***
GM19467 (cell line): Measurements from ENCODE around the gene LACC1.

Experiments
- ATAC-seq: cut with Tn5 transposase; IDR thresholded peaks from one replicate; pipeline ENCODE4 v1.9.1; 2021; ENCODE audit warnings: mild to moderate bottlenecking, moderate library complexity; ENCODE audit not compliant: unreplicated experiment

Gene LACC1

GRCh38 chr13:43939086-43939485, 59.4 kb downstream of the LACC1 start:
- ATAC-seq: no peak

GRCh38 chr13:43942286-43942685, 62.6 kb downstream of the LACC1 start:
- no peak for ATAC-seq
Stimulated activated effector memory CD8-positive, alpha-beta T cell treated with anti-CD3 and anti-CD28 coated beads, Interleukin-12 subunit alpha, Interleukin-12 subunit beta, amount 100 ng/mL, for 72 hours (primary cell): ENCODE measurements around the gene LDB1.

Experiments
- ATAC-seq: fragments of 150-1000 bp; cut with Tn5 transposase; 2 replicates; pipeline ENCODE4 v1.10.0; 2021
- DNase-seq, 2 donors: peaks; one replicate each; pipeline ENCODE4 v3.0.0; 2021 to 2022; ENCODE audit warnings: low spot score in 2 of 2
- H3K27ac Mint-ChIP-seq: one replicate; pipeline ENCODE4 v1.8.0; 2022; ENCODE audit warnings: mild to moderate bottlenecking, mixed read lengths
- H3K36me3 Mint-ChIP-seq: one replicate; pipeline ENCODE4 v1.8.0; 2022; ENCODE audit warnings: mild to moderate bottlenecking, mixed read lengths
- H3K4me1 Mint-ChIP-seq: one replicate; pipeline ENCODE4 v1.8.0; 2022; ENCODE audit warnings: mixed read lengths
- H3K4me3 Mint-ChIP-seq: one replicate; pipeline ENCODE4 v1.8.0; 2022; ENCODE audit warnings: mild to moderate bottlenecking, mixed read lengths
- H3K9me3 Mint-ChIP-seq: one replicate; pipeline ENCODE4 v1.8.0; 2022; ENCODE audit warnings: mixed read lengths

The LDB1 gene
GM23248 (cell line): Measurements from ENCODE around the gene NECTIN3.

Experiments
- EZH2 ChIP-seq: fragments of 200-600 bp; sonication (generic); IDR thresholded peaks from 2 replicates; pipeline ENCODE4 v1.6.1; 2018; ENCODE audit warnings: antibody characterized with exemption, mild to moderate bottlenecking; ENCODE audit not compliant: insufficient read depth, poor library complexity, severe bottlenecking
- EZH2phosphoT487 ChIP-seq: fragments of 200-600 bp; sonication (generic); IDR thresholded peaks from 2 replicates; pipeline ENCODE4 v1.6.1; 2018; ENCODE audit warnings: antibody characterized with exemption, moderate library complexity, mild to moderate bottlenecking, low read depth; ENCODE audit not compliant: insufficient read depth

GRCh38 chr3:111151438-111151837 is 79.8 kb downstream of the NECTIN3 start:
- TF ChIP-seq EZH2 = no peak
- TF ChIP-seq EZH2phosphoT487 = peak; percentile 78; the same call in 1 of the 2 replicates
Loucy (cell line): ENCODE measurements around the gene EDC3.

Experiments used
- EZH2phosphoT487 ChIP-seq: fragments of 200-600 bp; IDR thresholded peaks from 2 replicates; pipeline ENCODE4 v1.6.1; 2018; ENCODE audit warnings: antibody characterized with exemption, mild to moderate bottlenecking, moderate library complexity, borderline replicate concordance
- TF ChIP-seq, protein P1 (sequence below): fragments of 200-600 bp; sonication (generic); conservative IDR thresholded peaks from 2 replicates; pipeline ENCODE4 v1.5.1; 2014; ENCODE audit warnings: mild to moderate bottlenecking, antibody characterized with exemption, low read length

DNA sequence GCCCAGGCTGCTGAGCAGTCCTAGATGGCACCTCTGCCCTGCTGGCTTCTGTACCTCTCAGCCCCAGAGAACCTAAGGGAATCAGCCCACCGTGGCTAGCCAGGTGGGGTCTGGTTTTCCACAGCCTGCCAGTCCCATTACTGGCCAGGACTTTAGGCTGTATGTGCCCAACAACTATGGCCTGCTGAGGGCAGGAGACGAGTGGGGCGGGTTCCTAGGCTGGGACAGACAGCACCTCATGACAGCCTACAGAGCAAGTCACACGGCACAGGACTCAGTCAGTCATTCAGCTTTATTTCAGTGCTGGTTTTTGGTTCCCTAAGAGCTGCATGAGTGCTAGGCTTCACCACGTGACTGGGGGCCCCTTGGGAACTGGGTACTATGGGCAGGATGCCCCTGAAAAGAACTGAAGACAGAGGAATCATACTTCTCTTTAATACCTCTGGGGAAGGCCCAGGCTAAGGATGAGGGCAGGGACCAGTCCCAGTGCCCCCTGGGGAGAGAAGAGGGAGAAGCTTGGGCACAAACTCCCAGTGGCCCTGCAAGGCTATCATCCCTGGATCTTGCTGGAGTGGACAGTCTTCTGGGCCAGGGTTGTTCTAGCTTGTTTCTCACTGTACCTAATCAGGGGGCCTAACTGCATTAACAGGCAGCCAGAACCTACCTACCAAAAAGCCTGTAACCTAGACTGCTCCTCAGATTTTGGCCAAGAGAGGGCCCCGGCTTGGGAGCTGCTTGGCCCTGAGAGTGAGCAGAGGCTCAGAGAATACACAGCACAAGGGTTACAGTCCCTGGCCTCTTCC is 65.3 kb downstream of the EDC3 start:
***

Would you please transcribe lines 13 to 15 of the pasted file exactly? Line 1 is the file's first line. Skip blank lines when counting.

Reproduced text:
- H3K27ac Mint-ChIP-seq: one replicate; pipeline ENCODE4 v1.8.0; 2022; ENCODE audit warnings: mild to moderate bottlenecking, mixed read lengths
- H3K36me3 Mint-ChIP-seq: one replicate; pipeline ENCODE4 v1.8.0; 2022; ENCODE audit warnings: mild to moderate bottlenecking, mixed read lengths
- H3K4me1 Mint-ChIP-seq: one replicate; pipeline ENCODE4 v1.8.0; 2022; ENCODE audit warnings: mixed read lengths